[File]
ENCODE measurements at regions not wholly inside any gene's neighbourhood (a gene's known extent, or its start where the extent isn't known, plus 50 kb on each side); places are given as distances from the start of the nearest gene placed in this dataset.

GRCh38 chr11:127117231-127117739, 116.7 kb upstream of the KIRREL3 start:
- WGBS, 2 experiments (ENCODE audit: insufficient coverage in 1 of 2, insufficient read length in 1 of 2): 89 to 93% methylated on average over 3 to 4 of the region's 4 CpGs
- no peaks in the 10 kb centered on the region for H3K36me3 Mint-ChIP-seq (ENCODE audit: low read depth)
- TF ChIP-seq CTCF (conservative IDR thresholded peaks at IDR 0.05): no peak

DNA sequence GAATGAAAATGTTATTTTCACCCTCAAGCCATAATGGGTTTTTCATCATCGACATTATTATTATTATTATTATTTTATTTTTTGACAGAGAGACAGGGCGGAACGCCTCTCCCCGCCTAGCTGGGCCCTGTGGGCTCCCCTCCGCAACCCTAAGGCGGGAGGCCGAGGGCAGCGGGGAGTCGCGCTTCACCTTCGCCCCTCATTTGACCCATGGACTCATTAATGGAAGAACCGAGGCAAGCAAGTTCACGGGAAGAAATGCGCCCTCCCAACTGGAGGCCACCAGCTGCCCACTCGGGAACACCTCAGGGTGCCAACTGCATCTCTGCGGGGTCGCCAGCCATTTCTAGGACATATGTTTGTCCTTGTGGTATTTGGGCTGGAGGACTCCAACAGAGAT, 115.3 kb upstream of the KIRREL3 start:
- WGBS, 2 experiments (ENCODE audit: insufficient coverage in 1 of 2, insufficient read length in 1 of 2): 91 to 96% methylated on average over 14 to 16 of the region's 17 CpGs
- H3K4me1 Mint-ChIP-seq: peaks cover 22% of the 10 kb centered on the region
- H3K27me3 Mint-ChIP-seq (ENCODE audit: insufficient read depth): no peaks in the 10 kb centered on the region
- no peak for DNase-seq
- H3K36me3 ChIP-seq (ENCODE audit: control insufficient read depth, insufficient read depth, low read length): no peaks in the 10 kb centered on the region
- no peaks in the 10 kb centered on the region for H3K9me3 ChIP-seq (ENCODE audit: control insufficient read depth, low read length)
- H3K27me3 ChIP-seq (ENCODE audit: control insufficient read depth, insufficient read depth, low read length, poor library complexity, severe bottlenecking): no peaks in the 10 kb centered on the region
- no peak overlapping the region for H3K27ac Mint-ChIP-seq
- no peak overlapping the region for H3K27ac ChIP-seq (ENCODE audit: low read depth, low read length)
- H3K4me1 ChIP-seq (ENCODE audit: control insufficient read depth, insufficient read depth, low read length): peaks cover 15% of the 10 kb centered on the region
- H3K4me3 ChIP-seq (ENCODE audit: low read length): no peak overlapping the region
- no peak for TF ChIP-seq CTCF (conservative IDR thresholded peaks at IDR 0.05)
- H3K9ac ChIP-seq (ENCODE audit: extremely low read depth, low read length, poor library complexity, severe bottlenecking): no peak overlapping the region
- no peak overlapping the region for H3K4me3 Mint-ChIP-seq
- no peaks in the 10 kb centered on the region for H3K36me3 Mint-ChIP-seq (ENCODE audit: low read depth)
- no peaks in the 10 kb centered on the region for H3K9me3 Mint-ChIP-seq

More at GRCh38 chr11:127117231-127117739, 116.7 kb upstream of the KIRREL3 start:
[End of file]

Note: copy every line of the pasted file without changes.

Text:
ENCODE measurements at regions not wholly inside any gene's neighbourhood (a gene's known extent, or its start where the extent isn't known, plus 50 kb on each side); places are given as distances from the start of the nearest gene placed in this dataset.

GRCh38 chr11:127117231-127117739, 116.7 kb upstream of the KIRREL3 start:
- WGBS, 2 experiments (ENCODE audit: insufficient coverage in 1 of 2, insufficient read length in 1 of 2): 89 to 93% methylated on average over 3 to 4 of the region's 4 CpGs
- no peaks in the 10 kb centered on the region for H3K36me3 Mint-ChIP-seq (ENCODE audit: low read depth)
- TF ChIP-seq CTCF (conservative IDR thresholded peaks at IDR 0.05): no peak

DNA sequence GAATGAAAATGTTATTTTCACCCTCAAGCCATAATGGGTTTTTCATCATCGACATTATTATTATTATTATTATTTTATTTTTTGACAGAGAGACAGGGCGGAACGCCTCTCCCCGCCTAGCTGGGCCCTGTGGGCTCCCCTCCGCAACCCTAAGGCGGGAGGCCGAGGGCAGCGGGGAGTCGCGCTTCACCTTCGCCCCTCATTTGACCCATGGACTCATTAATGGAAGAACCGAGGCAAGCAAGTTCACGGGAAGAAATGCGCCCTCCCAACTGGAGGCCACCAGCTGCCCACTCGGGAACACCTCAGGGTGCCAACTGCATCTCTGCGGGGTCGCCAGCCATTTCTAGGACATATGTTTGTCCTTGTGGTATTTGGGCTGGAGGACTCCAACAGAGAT, 115.3 kb upstream of the KIRREL3 start:
- WGBS, 2 experiments (ENCODE audit: insufficient coverage in 1 of 2, insufficient read length in 1 of 2): 91 to 96% methylated on average over 14 to 16 of the region's 17 CpGs
- H3K4me1 Mint-ChIP-seq: peaks cover 22% of the 10 kb centered on the region
- H3K27me3 Mint-ChIP-seq (ENCODE audit: insufficient read depth): no peaks in the 10 kb centered on the region
- no peak for DNase-seq
- H3K36me3 ChIP-seq (ENCODE audit: control insufficient read depth, insufficient read depth, low read length): no peaks in the 10 kb centered on the region
- no peaks in the 10 kb centered on the region for H3K9me3 ChIP-seq (ENCODE audit: control insufficient read depth, low read length)
- H3K27me3 ChIP-seq (ENCODE audit: control insufficient read depth, insufficient read depth, low read length, poor library complexity, severe bottlenecking): no peaks in the 10 kb centered on the region
- no peak overlapping the region for H3K27ac Mint-ChIP-seq
- no peak overlapping the region for H3K27ac ChIP-seq (ENCODE audit: low read depth, low read length)
- H3K4me1 ChIP-seq (ENCODE audit: control insufficient read depth, insufficient read depth, low read length): peaks cover 15% of the 10 kb centered on the region
- H3K4me3 ChIP-seq (ENCODE audit: low read length): no peak overlapping the region
- no peak for TF ChIP-seq CTCF (conservative IDR thresholded peaks at IDR 0.05)
- H3K9ac ChIP-seq (ENCODE audit: extremely low read depth, low read length, poor library complexity, severe bottlenecking): no peak overlapping the region
- no peak overlapping the region for H3K4me3 Mint-ChIP-seq
- no peaks in the 10 kb centered on the region for H3K36me3 Mint-ChIP-seq (ENCODE audit: low read depth)
- no peaks in the 10 kb centered on the region for H3K9me3 Mint-ChIP-seq

More at GRCh38 chr11:127117231-127117739, 116.7 kb upstream of the KIRREL3 start: